Big energy just got bigger, as it usually does at this stage in the oil price cycle. Royal Dutch Shell’s takeover of BG represents the largest such merger in two decades, and a low oil price seems to encourage such corporate activity. The usual cost-cutting may be expected, with a beneficial effect on returns to shareholders and, less predictably, lower prices for consumers.
Both these businesses are major players on the world stage – Royal Dutch Shell being much the bigger partner – and their activities reach into virtually every nation on earth. When they do combine, as seems very likely, the new company will be the largest in the FTSE. The value of the Shell bid for BG is £47bn – somewhat higher than the UK’s defence budget next year. The new firm will be capitalised at around £200bn, roughly the same as South Africa’s GDP for a year. Companies that big have to be careful not to squash legitimate national concerns or smaller rivals even if they don’t intend to; a hippo sharing a bed with a duckling.
So even in as competitive a business as natural resources, there is a danger that in some markets for some products the new firm may find itself tempted to abuse market power. Not surprisingly, then, this takeover is being examined by competition authorities in Australia and China, and given that both firms are involved in the UK’s North Sea gas supply industry, the British Competition and Markets Authority should at least consider whether its current enquiries into the energy market should take into account what is about to happen on the UK’s continental shelf.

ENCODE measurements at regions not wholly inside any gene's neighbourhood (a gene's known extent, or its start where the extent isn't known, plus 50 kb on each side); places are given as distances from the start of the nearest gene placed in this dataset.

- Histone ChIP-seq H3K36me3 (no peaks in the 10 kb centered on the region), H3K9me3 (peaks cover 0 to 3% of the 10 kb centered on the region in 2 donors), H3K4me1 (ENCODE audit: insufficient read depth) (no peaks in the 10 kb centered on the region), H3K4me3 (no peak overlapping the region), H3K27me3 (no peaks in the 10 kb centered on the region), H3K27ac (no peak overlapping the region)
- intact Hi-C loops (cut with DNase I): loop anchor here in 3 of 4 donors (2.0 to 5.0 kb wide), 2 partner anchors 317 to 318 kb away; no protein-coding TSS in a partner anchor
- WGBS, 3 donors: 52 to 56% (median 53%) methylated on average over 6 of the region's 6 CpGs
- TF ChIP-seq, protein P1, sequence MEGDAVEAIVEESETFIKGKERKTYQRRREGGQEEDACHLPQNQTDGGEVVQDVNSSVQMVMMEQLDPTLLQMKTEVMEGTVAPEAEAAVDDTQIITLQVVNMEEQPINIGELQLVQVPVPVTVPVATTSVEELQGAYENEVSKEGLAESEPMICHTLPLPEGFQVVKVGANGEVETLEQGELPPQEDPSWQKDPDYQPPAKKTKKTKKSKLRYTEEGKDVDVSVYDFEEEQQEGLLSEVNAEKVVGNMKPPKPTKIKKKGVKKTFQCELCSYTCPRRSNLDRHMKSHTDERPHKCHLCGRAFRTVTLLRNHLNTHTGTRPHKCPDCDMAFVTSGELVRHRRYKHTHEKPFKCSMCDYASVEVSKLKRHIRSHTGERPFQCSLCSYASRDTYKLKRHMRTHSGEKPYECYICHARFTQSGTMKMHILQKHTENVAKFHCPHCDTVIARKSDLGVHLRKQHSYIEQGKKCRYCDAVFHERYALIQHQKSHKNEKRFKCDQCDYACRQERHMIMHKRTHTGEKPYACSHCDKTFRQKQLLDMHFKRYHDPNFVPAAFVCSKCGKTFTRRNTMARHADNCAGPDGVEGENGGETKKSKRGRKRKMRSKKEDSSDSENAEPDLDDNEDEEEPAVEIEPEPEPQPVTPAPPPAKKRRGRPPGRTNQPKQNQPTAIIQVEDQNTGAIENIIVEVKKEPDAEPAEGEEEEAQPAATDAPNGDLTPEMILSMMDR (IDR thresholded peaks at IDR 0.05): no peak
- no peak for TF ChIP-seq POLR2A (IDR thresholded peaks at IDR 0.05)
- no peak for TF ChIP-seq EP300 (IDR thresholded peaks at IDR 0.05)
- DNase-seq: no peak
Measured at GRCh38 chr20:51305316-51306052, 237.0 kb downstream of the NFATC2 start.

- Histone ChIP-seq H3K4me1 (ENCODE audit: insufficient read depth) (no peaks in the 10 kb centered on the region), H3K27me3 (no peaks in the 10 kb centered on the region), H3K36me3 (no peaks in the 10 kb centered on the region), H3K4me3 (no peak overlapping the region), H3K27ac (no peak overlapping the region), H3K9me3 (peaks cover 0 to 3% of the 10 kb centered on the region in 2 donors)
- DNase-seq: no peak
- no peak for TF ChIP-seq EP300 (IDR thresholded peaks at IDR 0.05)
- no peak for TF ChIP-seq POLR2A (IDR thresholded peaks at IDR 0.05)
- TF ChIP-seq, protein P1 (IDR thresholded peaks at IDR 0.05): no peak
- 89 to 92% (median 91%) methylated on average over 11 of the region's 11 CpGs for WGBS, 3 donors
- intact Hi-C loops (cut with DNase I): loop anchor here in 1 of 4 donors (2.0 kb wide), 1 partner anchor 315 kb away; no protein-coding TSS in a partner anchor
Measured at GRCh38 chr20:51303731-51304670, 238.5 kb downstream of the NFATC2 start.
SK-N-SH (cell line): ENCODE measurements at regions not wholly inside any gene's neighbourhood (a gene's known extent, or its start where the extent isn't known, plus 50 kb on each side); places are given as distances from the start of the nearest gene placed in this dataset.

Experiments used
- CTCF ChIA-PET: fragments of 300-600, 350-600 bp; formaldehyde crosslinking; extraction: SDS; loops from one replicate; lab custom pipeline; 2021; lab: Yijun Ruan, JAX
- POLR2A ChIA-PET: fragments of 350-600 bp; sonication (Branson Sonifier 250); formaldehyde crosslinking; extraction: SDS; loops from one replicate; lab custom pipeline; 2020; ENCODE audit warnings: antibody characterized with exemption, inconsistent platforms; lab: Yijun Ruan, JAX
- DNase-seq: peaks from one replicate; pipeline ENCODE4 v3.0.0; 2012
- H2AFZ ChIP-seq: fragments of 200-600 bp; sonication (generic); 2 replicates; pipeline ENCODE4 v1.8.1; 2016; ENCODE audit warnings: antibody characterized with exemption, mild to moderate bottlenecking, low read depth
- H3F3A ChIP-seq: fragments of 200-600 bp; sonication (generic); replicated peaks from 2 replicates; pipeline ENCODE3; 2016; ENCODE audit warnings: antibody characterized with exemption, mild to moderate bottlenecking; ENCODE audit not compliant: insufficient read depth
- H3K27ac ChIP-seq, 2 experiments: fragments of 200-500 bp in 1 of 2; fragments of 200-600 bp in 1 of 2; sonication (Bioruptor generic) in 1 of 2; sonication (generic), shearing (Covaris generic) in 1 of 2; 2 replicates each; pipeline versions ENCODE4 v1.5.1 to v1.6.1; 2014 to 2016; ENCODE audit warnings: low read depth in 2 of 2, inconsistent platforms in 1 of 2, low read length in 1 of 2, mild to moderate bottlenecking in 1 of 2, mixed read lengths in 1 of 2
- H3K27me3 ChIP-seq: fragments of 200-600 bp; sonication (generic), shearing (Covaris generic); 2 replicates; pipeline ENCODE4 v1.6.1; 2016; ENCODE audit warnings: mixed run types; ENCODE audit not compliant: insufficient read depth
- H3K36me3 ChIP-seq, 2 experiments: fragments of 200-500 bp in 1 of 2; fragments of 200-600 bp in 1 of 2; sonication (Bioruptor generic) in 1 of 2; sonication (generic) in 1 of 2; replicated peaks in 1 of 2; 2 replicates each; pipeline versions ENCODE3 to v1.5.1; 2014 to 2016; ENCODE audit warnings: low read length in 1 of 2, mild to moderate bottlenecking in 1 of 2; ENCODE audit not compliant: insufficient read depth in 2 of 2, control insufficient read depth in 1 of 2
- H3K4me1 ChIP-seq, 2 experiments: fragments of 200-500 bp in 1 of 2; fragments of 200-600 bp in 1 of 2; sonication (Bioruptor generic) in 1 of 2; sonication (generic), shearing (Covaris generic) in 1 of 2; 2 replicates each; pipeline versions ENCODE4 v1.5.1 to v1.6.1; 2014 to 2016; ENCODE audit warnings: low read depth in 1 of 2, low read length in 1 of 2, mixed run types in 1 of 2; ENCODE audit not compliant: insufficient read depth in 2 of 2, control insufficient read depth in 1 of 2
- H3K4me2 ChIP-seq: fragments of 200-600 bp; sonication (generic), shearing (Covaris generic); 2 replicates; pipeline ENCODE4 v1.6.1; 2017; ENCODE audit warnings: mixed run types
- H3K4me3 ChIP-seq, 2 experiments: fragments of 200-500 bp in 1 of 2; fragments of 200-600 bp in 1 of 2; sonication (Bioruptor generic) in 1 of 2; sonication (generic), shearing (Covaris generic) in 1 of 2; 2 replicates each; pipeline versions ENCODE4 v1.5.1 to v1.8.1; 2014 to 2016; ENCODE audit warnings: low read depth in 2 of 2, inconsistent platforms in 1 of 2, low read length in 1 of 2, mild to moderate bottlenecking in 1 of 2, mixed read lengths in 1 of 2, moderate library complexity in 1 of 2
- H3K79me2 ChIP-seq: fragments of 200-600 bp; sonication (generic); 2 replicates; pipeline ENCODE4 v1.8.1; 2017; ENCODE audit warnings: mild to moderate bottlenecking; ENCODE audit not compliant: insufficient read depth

Scale itself is not an objection to this particular mega-merger. Finding sources of energy in ever more hostile environments is a costly and time-consuming business, fraught with risk and littered with failures. Despite the pioneering, buccaneering drilling of a few smaller operators, the oil business is run by companies that can balance those risks internationally and have the heft and presence in capital markets to raise the vast sums required for such investment.
What is structurally at fault in the energy market – apart from the burgeoning market power of these huge corporations, whose revenues exceed those of many a medium-sized advanced economy – is the lack of an inbuilt bias towards greener, sustainable energy. Hardly a thought is given to the future of the planet when these mega-mergers are discussed, and things proceed pretty much as they did in the days of J Paul Getty, give or take a little interference by local competition commissions. They are never considered on an international basis, and the opportunity presented by these mergers to exact a greener bias in their activities is squandered. We would make the planet a lot more secure if we were able, as a condition of allowing these acquisitions to go ahead, to demand a commitment that a larger proportion of the new group’s research and development budget be devoted to new sustainable energy.
Yet that approach faces the same problem that so many do in the world of economics, finance and business: that there is no world authority to match powerful and super-rich banks, companies and individuals. Hence the seemingly endless race to the bottom on corporation tax rates and the way transnational companies switch profits across national barriers. But a utopian world of corporate governance and an international tax regime is not going to arrive soon; in the meantime the rich will just get richer and the mega-companies will get more mega.Reuse content